Representative James Oberstar is both the bill sponsor and chairman of the House Transportation and Infrastructure Committee, which held its own hearing April 15. This marathon session featured twenty-three witnesses and forty-four congressmen questioning them, resulting in an eleven hour hearing that stretched into late evening.
Oberstar accused the Supreme Court of "legislating from the bench" and said his bill only sought to repeal two court rulings on wetlands from recent years which protected private property, the SWANCC and Rapanos decisions.
This was challenged by congressman John Mica of Florida, who said the Oberstar bill would "fundamentally alter the course of water regulation" and produced a display featuring several hundred organizations opposed to the legislation and a pile of petitions several feet high opposing the bill.
Oberstar said his bill would clear up ambiguity that had been created by the Supreme Court. Mica agreed that there would be no ambiguity under the bill, because there would be no restriction on federal control of all water, since any non-federal or private rights would be overridden.
Congressman John Boozman from Arkansas pointed out that the bill proposes to regulate all "activities" near waters, instead of current law, which says only "discharges" into waters are regulated.
Some members were undecided. Congressman Nick Rahall from West Virginia did not take a position for or against the bill, but said "whiskey is for drinking, water is for fighting." After several witnesses complained about both current law and the proposed legislation, Congressman John Salazar from Colorado told them there must be more than complaints, and asked how to make the bill better.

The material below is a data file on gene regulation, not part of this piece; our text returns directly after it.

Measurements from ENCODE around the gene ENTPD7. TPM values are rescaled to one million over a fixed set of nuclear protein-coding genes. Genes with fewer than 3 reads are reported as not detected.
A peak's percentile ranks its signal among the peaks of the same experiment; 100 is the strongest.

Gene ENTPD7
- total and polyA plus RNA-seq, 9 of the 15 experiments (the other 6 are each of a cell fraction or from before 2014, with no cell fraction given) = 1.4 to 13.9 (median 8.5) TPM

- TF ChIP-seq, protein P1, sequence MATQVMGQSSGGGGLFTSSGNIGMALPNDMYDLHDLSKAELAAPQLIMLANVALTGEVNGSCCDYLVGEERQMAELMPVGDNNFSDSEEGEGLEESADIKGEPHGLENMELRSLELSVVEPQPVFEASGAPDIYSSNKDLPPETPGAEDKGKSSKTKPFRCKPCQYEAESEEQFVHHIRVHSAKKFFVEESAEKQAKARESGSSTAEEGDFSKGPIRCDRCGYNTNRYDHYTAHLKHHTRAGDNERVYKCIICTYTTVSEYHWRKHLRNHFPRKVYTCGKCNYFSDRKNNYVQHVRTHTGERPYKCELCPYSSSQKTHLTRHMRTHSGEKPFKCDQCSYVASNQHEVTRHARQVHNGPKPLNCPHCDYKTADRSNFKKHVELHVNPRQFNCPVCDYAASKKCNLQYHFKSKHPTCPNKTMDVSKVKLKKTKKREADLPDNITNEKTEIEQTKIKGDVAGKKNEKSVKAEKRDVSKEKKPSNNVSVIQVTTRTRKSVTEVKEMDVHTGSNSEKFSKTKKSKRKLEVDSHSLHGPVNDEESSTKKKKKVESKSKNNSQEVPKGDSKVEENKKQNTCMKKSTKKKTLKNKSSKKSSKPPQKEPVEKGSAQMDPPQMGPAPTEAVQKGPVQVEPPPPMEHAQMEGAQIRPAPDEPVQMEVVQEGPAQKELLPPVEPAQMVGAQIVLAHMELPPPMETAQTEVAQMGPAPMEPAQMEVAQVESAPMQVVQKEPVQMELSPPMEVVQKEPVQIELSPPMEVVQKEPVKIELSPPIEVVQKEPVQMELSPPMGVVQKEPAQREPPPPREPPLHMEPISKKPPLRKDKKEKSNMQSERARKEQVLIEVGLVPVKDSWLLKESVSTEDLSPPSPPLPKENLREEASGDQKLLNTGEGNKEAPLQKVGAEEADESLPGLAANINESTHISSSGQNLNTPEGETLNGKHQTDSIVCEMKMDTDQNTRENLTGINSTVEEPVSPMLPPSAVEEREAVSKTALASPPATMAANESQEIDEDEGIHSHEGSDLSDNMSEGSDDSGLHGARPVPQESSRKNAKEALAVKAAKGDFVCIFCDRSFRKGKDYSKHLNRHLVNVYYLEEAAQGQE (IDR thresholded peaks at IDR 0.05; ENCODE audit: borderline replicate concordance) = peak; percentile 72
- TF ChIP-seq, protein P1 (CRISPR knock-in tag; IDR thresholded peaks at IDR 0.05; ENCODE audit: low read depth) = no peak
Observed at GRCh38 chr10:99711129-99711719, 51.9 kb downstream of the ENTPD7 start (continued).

Witness Virginia Albrecht pointed out another major change proposed in the bill, that federal agencies be given the power to regulate "to the limit of constitutional authority." Congresswoman Thelma Drake from Virginia agreed that these are "absolute words" which could fundamentally change federal-state relationships.
Attorney Robert Trout testified that "if this bill passes, it will put my kids through college" because of all the new litigation that will be generated.
Witness Linda Runbeck, a former Minnesota state legislator, said the bill negatively impacts private property rights and hurts families because most of their net worth is tied up in the land they own, which may be sharply devalued by the bill. She also brought up the poll commissioned by the National Center for Public Policy Research, which shows that when the bill is described to them, most Americans stating an opinion do not support it.
Overall, a very thorough airing of opinion was had in the two hearings, and the legislation's many weaknesses were displayed out in the open and for the record. However, the bill's supporters remain determined first to wipe out gains made by property owners in the Supreme Court, and, second, to expand federal authority beyond current law.
Posted by Amy Ridenour at 12:55 AM